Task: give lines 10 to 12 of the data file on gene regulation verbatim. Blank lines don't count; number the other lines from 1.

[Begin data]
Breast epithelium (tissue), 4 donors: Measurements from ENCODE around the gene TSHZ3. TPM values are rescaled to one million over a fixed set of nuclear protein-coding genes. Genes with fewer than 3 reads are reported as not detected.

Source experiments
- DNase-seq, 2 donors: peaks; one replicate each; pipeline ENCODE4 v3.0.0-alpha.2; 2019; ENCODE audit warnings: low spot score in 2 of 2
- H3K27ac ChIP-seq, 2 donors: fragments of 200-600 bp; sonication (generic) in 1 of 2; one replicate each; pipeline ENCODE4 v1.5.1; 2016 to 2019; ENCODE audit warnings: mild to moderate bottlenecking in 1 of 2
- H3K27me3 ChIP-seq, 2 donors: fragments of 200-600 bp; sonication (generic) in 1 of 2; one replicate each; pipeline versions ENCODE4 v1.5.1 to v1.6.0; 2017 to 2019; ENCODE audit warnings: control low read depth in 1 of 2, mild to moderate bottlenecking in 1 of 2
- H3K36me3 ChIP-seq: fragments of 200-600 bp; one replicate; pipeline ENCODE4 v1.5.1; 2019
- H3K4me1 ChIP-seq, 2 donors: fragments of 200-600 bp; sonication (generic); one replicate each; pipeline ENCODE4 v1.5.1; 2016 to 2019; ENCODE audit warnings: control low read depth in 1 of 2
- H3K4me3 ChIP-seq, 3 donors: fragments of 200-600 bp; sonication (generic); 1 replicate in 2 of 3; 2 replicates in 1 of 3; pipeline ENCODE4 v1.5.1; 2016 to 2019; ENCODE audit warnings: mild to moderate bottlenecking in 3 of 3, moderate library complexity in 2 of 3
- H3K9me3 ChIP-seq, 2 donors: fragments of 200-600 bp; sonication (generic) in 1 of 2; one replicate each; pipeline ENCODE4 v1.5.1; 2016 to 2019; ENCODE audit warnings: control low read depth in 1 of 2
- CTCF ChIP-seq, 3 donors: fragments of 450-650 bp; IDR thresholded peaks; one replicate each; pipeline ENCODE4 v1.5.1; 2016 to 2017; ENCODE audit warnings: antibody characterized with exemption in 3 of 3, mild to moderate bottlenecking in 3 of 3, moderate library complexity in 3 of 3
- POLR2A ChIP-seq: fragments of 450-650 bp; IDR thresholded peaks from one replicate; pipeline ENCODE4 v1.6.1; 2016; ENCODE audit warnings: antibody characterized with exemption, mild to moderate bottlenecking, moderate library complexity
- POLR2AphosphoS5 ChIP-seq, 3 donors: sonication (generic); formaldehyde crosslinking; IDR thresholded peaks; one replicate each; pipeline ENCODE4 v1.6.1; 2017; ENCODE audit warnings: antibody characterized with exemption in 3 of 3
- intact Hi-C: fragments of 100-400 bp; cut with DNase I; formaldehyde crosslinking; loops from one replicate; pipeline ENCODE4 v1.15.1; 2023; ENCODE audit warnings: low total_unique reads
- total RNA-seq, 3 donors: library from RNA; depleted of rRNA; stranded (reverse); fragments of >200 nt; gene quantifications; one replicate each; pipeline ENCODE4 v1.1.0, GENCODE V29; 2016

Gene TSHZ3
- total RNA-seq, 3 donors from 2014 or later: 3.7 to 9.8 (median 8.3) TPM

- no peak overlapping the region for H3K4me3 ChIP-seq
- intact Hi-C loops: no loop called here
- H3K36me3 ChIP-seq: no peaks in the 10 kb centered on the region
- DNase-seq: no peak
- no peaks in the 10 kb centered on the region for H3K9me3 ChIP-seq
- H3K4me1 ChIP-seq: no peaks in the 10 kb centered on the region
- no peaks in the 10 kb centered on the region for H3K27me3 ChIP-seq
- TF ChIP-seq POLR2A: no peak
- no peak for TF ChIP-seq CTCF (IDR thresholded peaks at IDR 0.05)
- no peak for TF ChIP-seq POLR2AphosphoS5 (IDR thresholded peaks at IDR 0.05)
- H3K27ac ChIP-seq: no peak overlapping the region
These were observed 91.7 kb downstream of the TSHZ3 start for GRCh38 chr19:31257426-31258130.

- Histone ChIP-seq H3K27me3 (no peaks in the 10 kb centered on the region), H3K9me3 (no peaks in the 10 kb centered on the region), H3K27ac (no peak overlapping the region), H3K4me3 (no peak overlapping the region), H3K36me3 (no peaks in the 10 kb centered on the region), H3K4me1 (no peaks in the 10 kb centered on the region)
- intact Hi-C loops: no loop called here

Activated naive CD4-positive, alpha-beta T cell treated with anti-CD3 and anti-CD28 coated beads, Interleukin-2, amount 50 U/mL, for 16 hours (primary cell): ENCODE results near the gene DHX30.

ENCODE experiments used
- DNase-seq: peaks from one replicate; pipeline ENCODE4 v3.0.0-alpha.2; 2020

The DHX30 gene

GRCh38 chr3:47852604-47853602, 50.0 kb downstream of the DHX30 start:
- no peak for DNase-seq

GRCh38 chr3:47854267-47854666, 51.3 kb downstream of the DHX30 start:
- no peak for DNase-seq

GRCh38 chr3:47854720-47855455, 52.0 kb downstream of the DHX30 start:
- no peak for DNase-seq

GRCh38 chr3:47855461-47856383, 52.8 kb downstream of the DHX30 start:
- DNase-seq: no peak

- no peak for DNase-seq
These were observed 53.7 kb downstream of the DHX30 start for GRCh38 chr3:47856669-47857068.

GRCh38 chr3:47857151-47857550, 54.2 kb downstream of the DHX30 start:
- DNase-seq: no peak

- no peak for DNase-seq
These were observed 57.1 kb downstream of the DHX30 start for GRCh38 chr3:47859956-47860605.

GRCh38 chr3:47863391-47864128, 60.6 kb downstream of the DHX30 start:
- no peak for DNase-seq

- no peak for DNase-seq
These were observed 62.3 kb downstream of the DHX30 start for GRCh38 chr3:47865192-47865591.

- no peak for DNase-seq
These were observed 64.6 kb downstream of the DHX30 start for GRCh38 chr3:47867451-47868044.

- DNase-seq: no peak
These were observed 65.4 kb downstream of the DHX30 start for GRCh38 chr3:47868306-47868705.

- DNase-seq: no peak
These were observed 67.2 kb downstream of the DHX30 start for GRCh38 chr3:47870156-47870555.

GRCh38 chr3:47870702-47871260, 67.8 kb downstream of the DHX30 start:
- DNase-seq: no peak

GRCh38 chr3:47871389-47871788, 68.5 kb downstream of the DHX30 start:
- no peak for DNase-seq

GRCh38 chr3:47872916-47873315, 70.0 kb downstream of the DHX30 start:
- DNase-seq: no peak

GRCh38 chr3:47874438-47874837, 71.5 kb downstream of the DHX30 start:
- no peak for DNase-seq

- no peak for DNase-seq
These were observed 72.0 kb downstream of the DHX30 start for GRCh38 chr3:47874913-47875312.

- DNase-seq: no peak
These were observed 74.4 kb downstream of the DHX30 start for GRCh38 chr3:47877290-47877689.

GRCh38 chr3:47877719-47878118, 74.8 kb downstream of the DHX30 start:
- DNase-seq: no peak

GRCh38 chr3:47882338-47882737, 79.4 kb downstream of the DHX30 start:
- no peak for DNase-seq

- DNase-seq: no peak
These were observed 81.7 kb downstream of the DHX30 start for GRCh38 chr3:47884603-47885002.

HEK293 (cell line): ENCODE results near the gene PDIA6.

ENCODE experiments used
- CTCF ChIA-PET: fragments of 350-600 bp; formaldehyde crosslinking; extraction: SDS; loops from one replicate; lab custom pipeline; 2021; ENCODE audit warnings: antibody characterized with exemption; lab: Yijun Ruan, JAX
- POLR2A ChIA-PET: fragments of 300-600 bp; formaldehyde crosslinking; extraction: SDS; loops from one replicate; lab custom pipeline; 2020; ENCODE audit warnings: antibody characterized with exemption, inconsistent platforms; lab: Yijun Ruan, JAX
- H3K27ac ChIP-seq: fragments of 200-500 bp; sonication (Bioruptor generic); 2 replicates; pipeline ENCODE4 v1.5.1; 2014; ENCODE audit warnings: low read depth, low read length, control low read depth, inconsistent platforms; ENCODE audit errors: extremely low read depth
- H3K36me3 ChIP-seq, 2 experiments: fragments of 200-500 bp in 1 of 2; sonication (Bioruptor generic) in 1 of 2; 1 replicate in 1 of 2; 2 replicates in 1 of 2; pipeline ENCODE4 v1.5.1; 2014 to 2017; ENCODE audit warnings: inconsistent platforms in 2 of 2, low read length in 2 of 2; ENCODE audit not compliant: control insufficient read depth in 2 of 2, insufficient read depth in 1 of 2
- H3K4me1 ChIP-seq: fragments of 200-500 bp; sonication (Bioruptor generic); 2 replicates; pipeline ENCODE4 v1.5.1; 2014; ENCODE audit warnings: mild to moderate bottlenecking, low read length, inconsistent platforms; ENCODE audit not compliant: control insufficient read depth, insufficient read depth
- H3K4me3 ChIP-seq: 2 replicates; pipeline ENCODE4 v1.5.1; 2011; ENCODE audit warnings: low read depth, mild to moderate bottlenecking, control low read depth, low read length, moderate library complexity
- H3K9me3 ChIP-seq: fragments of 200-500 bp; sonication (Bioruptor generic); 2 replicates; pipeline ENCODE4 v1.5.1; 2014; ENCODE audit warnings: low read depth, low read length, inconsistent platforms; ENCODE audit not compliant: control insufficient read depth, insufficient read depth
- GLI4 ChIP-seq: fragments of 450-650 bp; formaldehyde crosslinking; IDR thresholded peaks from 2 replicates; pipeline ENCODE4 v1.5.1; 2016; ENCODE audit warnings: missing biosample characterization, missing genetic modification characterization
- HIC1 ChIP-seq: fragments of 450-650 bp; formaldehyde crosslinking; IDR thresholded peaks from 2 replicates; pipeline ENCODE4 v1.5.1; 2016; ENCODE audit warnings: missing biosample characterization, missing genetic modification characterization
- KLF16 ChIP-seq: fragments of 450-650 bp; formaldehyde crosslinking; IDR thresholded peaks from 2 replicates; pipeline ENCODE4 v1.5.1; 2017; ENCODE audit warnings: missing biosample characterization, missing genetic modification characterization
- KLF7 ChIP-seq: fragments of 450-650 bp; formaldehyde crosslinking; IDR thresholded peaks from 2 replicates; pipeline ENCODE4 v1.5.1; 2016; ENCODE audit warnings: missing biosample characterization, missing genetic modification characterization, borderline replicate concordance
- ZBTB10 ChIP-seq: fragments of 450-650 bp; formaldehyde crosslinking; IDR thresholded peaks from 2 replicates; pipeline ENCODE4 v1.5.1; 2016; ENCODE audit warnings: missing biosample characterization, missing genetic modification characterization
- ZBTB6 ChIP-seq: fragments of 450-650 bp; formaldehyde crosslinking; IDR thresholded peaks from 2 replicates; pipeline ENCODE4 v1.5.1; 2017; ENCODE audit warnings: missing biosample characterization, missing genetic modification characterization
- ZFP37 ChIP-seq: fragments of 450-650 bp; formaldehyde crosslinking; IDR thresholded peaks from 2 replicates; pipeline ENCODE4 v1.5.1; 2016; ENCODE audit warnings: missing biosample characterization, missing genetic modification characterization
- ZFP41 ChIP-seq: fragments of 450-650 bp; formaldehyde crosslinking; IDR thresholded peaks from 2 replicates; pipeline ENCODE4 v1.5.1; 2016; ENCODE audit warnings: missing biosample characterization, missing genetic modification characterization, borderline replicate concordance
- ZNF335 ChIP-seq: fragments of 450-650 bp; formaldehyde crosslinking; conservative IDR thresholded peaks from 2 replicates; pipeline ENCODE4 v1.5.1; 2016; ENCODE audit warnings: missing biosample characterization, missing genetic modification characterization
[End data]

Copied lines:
- CTCF ChIP-seq, 3 donors: fragments of 450-650 bp; IDR thresholded peaks; one replicate each; pipeline ENCODE4 v1.5.1; 2016 to 2017; ENCODE audit warnings: antibody characterized with exemption in 3 of 3, mild to moderate bottlenecking in 3 of 3, moderate library complexity in 3 of 3
- POLR2A ChIP-seq: fragments of 450-650 bp; IDR thresholded peaks from one replicate; pipeline ENCODE4 v1.6.1; 2016; ENCODE audit warnings: antibody characterized with exemption, mild to moderate bottlenecking, moderate library complexity
- POLR2AphosphoS5 ChIP-seq, 3 donors: sonication (generic); formaldehyde crosslinking; IDR thresholded peaks; one replicate each; pipeline ENCODE4 v1.6.1; 2017; ENCODE audit warnings: antibody characterized with exemption in 3 of 3